New Search

Export article

COVID-19 in Amazonas, Brazil, was driven by the persistence of endemic lineages and P.1 emergence

, Valdinete Nascimento, Victor Costa de Souza, André De Lima Corado, Fernanda Nascimento, George Silva, Ágatha Costa, Débora Duarte, Karina Pessoa, Matilde Mejía,
Show More
Published: 25 May 2021
Nature Medicine , Volume 27, pp 1230-1238; doi:10.1038/s41591-021-01378-7

Abstract: The northern state of Amazonas is among the regions in Brazil most heavily affected by the COVID-19 epidemic and has experienced two exponentially growing waves, in early and late 2020. Through a genomic epidemiology study based on 250 severe acute respiratory syndrome coronavirus 2 (SARS-CoV-2) genomes from different Amazonas municipalities sampled between March 2020 and January 2021, we reveal that the first exponential growth phase was driven mostly by the dissemination of lineage B.1.195, which was gradually replaced by lineage B.1.1.28 between May and June 2020. The second wave coincides with the emergence of the variant of concern (VOC) P.1, which evolved from a local B.1.1.28 clade in late November 2020 and replaced the parental lineage in <2 months. Our findings support the conclusion that successive lineage replacements in Amazonas were driven by a complex combination of variable levels of social distancing measures and the emergence of a more transmissible VOC P.1 virus. These data provide insights to understanding the mechanisms underlying the COVID-19 epidemic waves and the risk of dissemination of SARS-CoV-2 VOC P.1 in Brazil and, potentially, worldwide. Analysis of circulating SARS-CoV-2 viruses during the first and second waves of COVID-19 in Amazonas, Brazil, shows successive lineage replacements led to predominance of the variant of concern P.1 and are associated with variable levels of social distancing.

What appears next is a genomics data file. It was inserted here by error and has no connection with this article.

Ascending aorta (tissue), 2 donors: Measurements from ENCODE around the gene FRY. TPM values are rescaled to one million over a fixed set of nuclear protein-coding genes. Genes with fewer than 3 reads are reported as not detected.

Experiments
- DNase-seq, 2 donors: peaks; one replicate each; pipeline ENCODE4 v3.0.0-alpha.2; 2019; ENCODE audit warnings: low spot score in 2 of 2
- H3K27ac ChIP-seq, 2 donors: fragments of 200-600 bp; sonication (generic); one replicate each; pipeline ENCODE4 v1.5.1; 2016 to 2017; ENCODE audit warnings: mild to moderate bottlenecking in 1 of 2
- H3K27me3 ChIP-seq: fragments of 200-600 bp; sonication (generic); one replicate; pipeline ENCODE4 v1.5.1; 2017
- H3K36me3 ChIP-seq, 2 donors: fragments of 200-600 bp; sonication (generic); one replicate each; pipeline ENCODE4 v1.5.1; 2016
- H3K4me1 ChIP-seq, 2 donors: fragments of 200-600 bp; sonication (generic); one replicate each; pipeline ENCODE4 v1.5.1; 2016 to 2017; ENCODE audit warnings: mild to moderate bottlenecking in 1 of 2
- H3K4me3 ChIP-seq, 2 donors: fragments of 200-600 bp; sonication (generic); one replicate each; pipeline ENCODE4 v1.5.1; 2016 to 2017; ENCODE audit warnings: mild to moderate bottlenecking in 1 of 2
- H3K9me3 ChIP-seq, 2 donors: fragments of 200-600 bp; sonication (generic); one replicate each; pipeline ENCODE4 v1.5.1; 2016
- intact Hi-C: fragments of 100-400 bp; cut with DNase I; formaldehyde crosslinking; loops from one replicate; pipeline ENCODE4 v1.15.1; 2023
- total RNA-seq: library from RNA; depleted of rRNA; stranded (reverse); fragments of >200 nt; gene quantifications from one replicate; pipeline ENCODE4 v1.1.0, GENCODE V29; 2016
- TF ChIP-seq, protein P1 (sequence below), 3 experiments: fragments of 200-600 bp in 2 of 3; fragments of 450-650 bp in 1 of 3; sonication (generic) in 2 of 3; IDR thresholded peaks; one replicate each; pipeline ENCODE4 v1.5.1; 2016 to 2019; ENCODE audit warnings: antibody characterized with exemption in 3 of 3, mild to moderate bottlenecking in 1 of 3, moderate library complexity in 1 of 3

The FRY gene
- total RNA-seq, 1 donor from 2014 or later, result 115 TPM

Keywords: SARS-CoV-2 / Virology / Biomedicine / general / Cancer Research / Metabolic Diseases / Infectious Diseases / Molecular Medicine / Neurosciences

Scifeed alert for new publications

Never miss any articles matching your research from any publisher
  • Get alerts for new papers matching your research
  • Find out the new papers from selected authors
  • Updated daily for 49'000+ journals and 6000+ publishers
  • Define your Scifeed now

Share this article

Click here to see the statistics on "Nature Medicine" .
References (43)
    Cited by 15 articles
      Back to Top Top